How much royalties do musicians make selling music? If sold via iTunes, almost not enough to live on

32GB iPod
32GB iPod

Previously, Web Watch has written about how little money artists receive from music sales

While that post was about the best band in the world and how they are still in debt to Warner Brothers even after millions of albums and downloads sold, new information has come to light regarding more current and popular artists and how they are affected by music royalty payment calculations… or lack thereof.

Lady Gaga, for example, was reportedly PAID JUST $167 FOR FIVE MONTHS WORTH OF STREAMING (totalling over 1 million plays) of the song “Pokerface” on the streaming service Spotify.  Of course, SPOTIFY DISPUTES THIS, and says that the payment that was reported was for a tiny timeframe, represents just one country, and was still when they were a lesser-known streaming service.  Web Watch thinks that even with those caveats, since the streaming totals or dollars paid weren’t updated in the counter-discussion, that Gaga’s low payment number still stands.

Referencing other EMPIRICAL DATA ABOUT HOW MUCH ARTISTS GET PAID for each type of distribution method, David McCandless put together a phenomenal graphic that VISUALLY SHOWS HOW MUCH (or little) MONEY ARTISTS ARE PAID, specifically looking at how many items in each distribution model need to be sold in order for the artist to make a monthly living minimum wage.  Let’s take a look at what David’s graphic is trying to tell us:


The Ugly Truth about Music Royalties from TOO MUCH JOY’s Tim Quirk

Too Much Joy - Cereal KillersTOO MUCH JOY was a band in the early 90’s that not a lot of people knew about, although they had a reputation for being one of the best live bands around.  Web Watch knows this first-hand, having been lucky enough to have the chance to see them play more than a few times over the years.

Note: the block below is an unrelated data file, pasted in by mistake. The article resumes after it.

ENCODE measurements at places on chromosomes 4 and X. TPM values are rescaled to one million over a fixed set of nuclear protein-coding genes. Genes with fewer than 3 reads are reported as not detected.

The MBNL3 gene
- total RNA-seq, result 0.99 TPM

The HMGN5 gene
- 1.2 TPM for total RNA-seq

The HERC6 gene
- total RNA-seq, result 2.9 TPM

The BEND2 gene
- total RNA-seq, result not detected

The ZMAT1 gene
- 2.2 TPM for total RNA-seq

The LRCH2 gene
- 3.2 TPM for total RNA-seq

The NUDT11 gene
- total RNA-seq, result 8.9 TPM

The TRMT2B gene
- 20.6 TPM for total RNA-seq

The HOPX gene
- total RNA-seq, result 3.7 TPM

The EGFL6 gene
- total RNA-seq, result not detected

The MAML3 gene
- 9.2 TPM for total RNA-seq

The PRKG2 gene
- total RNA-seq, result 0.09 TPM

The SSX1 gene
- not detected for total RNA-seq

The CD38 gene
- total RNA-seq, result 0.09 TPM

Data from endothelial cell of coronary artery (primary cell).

If you’ve seen the film SHAKES THE CLOWN, then you’ve heard TMJ’s song “CLOWNS” (which also was part of a lawsuit brought by Bozo the Clown).  Web Watch recalls that “CRUSH STORY” was used on some television special about teen idols in 1992 or so.   And fans of magicians Penn & Teller should know about the band, as Penn as praised TMJ repeatedly in print and has sat in with the guys in the studio, and Teller directed one of the band’s music videos.

In other words, Too Much Joy has been around the block a few times.  They’ve released a few albums, made national news covering other people’s songs, had some radio play, have celebrity fans, and have done pretty well for themselves in the subsequent years.  They’ve even been called “sell-outs” by some of their fans.  What’s not to love?

Tim Quirk, lead singer of Too Much Joy and now an executive at the music streaming service Rhapsody, knows the answer to that question:  the music royalties.

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How to Calculate Music Royalties with this Album Sales Calculator

Beatles for SaleA few years ago, Web Watch posted a piece on using a MUSIC ROYALTY CALCULATOR TO DETERMINE ALBUM PROFITS, and we thought that it was a good time to revisit that topic.


Because many things have changed in the music industry since we we wrote that original piece.  That music royalty calculator link is still valid, but we found another one that you might want to look at as well.


Music Royalty Calculator

Calculating the money made in a record deal can be overly complicated.  Does the artist make a ton of money as soon as they’re signed?  Not necessarily.

Check out the MOSES AVALON MUSIC ROYALTY CALCULATOR to see if you’re getting screwed before you sign your band away.

All you need to know is:

  • Advances
    • how much the advance is
    • retail price of the record. CD pricing averages to around $11.98 apiece, and indie record deals expect that 80% of your sales to come from CDs.
    • What the royalty paid to you is
    • How big a promotional budget will you have?  This is monty that is coming directly out of your pocket, so spend wisely.
  • Producer’s payout.
    • Royalty
    • Producer paid from record one
  • Label costs
    • Packaging deductions
    • Breakage
    • Percentage of Sales royalties are calculated on

The calculator will determine, based on the info you’ve provided, how much money is made on each actual sale and how many sales you need to have before you start making money.  Of course, this is only going to be a rough estimate – your actual successes may vary.